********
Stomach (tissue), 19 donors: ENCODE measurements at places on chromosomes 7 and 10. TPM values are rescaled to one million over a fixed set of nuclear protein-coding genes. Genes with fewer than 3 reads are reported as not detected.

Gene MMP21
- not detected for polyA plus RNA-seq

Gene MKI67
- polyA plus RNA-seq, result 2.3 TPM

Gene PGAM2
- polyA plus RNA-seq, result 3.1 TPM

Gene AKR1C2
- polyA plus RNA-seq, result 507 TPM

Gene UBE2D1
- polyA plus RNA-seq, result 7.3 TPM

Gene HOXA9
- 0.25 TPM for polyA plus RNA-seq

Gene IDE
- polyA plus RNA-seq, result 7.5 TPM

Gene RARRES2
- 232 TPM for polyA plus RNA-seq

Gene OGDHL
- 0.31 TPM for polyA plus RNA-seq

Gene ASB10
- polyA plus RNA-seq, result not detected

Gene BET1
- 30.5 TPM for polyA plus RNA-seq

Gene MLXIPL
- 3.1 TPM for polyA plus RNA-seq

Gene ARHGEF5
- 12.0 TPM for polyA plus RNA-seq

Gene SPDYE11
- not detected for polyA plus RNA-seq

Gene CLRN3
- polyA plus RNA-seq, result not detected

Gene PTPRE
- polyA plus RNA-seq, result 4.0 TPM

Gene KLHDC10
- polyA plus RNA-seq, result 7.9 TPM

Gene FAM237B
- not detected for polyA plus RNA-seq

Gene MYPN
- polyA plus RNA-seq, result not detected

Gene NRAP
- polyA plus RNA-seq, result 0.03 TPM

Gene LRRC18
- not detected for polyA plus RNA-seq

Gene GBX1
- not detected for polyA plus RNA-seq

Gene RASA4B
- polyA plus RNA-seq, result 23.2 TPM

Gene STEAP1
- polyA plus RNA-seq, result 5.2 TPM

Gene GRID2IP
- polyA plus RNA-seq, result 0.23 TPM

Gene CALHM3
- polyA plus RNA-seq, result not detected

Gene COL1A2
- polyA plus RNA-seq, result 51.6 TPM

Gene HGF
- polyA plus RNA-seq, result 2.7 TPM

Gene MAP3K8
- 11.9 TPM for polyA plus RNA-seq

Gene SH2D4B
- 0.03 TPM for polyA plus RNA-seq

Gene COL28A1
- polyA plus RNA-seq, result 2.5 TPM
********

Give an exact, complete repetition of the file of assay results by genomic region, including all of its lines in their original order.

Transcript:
Stomach (tissue), 19 donors: ENCODE measurements at places on chromosomes 7 and 10. TPM values are rescaled to one million over a fixed set of nuclear protein-coding genes. Genes with fewer than 3 reads are reported as not detected.

Gene MMP21
- not detected for polyA plus RNA-seq

Gene MKI67
- polyA plus RNA-seq, result 2.3 TPM

Gene PGAM2
- polyA plus RNA-seq, result 3.1 TPM

Gene AKR1C2
- polyA plus RNA-seq, result 507 TPM

Gene UBE2D1
- polyA plus RNA-seq, result 7.3 TPM

Gene HOXA9
- 0.25 TPM for polyA plus RNA-seq

Gene IDE
- polyA plus RNA-seq, result 7.5 TPM

Gene RARRES2
- 232 TPM for polyA plus RNA-seq

Gene OGDHL
- 0.31 TPM for polyA plus RNA-seq

Gene ASB10
- polyA plus RNA-seq, result not detected

Gene BET1
- 30.5 TPM for polyA plus RNA-seq

Gene MLXIPL
- 3.1 TPM for polyA plus RNA-seq

Gene ARHGEF5
- 12.0 TPM for polyA plus RNA-seq

Gene SPDYE11
- not detected for polyA plus RNA-seq

Gene CLRN3
- polyA plus RNA-seq, result not detected

Gene PTPRE
- polyA plus RNA-seq, result 4.0 TPM

Gene KLHDC10
- polyA plus RNA-seq, result 7.9 TPM

Gene FAM237B
- not detected for polyA plus RNA-seq

Gene MYPN
- polyA plus RNA-seq, result not detected

Gene NRAP
- polyA plus RNA-seq, result 0.03 TPM

Gene LRRC18
- not detected for polyA plus RNA-seq

Gene GBX1
- not detected for polyA plus RNA-seq

Gene RASA4B
- polyA plus RNA-seq, result 23.2 TPM

Gene STEAP1
- polyA plus RNA-seq, result 5.2 TPM

Gene GRID2IP
- polyA plus RNA-seq, result 0.23 TPM

Gene CALHM3
- polyA plus RNA-seq, result not detected

Gene COL1A2
- polyA plus RNA-seq, result 51.6 TPM

Gene HGF
- polyA plus RNA-seq, result 2.7 TPM

Gene MAP3K8
- 11.9 TPM for polyA plus RNA-seq

Gene SH2D4B
- 0.03 TPM for polyA plus RNA-seq

Gene COL28A1
- polyA plus RNA-seq, result 2.5 TPM